Louisiana Democratic Sen. Mary Landrieu lost her reelection bid Saturday in a runoff race with Republican challenger Rep. Bill Cassidy, despite a relentless, against-long-odds effort.

Landrieu, who was seeking a fourth term, trailed by double digits and had lost most of her support going into the election. With 100 percent of the precincts reporting late Saturday, Cassidy had received 56 percent of the vote, to 44 percent for Landrieu.

Landrieu barnstormed the state this week, driving some 1,200 miles in a rented SUV, stopping in little towns and bigger cities, making one last appeal to voters to give her another term in Washington.

“There is no quit,” Landrieu said in her concession speech. “It’s been nothing but a joy to serve this state for over 34 years.”

Cassidy’s win extends the GOP's domination of the 2014 midterm elections that put Republicans in charge of Capitol Hill for the final two years of President Obama's tenure.

Republicans will hold 54 seats when the Senate convenes in January, nine more than they have now.

“Once again, voters have spoken clearly,” Republican National Committee Chairman Reince Priebus said. “They have rejected the Democrat agenda and the Obama-Clinton policies that have produced higher healthcare costs and job-killing regulations.”

The race mirrored contests in other states that Obama lost in 2012, with Landrieu joining Alaska Sen. Mark Begich, North Carolina Sen. Kay Hagan and Arkansas Sen. Mark Pryor in defeat. Democrats ceded seats in Montana, South Dakota and West Virginia after incumbents opted not to run again.

Like victorious Republicans in those races, Cassidy, 57, made his bid more about Obama than about his own vision for the job. An Illinois native and medical doctor, Cassidy made few public appearances during the runoff, seeking to avoid missteps that could change the race.

But in a state where 73 percent of white voters on Nov. 4 told pollsters they "strongly disapproved" of the president, that was enough to prevent Landrieu, 59, from finding her footing. Cassidy also enjoyed a prodigious advertising advantage in the runoff: Of every dollar spent by outside groups during the one-month runoff, 97 cents benefited the congressman.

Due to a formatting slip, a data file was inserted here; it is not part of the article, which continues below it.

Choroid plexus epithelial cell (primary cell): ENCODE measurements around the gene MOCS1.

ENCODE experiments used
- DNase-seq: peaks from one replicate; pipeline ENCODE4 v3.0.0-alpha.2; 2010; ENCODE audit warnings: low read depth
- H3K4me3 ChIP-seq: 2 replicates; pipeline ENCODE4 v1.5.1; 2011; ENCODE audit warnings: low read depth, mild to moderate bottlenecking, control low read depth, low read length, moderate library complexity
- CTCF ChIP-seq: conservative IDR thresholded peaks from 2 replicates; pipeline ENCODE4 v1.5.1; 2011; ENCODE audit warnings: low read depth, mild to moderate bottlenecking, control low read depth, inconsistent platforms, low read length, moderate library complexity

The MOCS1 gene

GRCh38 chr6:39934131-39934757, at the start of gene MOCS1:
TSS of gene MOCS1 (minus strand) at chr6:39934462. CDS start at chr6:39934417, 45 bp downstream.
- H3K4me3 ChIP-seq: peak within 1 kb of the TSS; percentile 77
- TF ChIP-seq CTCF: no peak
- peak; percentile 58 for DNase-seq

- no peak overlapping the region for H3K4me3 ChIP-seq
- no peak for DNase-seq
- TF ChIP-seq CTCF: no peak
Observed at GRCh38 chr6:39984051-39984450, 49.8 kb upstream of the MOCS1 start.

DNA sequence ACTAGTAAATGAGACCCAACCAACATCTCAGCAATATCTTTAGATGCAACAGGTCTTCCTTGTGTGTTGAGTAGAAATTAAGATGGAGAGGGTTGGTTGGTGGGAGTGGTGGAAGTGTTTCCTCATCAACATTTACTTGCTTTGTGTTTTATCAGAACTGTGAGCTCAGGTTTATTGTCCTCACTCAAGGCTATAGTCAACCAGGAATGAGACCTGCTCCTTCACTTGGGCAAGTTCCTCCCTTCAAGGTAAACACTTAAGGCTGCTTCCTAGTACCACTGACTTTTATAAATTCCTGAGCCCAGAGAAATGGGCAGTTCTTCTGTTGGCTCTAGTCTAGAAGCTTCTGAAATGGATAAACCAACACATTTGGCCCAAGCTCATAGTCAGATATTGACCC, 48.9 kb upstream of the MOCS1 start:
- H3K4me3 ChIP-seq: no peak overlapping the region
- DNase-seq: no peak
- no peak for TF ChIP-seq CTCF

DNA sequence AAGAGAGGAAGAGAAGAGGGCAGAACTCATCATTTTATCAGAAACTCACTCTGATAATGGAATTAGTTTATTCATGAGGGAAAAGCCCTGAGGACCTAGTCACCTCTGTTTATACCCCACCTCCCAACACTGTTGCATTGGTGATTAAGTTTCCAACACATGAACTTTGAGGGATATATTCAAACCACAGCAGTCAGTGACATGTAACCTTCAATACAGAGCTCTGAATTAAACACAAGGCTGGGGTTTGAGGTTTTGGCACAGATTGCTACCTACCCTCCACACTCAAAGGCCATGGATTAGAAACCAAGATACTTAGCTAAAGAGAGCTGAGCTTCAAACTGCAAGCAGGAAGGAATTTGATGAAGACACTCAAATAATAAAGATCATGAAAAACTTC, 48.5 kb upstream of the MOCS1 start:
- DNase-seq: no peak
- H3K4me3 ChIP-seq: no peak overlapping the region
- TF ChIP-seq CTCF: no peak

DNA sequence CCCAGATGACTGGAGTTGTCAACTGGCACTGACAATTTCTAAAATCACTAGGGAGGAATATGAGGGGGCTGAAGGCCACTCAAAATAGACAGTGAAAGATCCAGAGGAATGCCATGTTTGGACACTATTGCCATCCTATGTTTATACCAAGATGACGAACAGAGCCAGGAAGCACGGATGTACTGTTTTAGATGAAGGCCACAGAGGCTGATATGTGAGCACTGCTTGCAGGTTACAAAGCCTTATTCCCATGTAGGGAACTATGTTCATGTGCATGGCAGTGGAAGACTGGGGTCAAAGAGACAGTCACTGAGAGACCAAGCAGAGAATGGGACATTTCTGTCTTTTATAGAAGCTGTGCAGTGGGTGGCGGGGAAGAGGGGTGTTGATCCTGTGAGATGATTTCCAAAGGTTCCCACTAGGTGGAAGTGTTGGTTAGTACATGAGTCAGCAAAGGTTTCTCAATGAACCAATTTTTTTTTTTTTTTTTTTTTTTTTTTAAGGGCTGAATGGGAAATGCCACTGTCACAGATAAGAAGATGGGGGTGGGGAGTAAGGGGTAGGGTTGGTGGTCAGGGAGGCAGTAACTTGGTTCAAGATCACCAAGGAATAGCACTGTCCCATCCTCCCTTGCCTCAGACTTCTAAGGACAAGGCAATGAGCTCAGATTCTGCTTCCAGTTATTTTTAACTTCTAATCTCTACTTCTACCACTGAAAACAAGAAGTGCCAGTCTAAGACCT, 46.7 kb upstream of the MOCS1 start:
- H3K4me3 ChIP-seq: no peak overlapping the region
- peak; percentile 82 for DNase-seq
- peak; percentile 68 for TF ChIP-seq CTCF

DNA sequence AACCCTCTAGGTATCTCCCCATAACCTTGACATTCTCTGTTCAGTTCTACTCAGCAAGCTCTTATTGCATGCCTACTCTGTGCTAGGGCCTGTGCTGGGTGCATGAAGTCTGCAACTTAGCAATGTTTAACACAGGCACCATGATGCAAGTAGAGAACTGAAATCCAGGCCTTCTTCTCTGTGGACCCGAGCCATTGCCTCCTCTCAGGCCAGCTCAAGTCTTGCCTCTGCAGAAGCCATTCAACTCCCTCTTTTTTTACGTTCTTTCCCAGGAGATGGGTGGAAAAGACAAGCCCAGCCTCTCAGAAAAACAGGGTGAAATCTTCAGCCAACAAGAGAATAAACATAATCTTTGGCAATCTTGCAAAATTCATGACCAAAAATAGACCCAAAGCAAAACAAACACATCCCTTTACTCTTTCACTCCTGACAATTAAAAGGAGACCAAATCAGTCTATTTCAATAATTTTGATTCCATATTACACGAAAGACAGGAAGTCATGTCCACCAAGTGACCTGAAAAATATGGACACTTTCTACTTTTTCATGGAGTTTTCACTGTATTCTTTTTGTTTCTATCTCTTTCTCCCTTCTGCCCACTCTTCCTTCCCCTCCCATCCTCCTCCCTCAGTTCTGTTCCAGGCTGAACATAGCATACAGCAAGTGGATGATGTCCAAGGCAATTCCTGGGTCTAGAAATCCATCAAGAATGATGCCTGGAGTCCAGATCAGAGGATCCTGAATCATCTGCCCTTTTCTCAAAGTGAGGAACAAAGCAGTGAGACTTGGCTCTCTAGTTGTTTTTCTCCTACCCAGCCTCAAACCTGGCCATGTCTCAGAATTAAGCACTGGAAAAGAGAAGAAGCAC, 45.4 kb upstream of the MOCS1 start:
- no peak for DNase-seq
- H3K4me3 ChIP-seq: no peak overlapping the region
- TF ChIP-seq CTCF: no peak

Landrieu had narrowly led a Nov. 4 primary ballot that included eight candidates from all parties. But at 42 percent, she fell well below her marks in previous races and endured a one-month runoff campaign that Republicans dominated via the airwaves while national Democrats financially abandoned her effort.

In the South, Democrats will be left without a single governor or U.S. senator across nine states stretching from the Carolinas to Texas. The House delegations from the same region are divided almost entirely by race, with white Republicans representing majority-white districts, while majority non-white districts are represented by black or Hispanic Democrats.

Landrieu tried several messages over the course of her losing effort.

Most recently, she had hammered Cassidy as being unfit for the job and interested more in partisanship than helping Louisiana. She directed her most pointed criticism at Cassidy's medical teaching job with the Louisiana State University hospital system. Calling Cassidy "Dr. Double Dip," Landrieu suggested the congressman collected a $20,000, taxpayer-funded salary for little or no work, describing gaps and discrepancies in Cassidy's LSU time sheets. LSU said it's looking into the time sheet questions.

She argued that the race shouldn't be about Obama, but also targeted advertising on radio stations geared to the black community, where the president remains popular.

Her anchor argument was that her senatorial seniority was a boon for Louisiana, particularly her chairmanship of the Senate's energy committee, an important panel for this oil-rich state. But that argument was gutted on Nov. 4 when Republicans won the Senate majority, meaning Landrieu would have lost her post even had she won.

Landrieu, who said a campaign canvasser was fatally struck by a vehicle Saturday, managed last month to get the Democrat-controlled Senate to vote on her bill to approve the Keystone XL pipeline, which would have helped with voters in oil-rich Louisiana. But the measure failed when she could not get one more Democrat to vote in favor of the plan.

The Associated Press contributed to this report.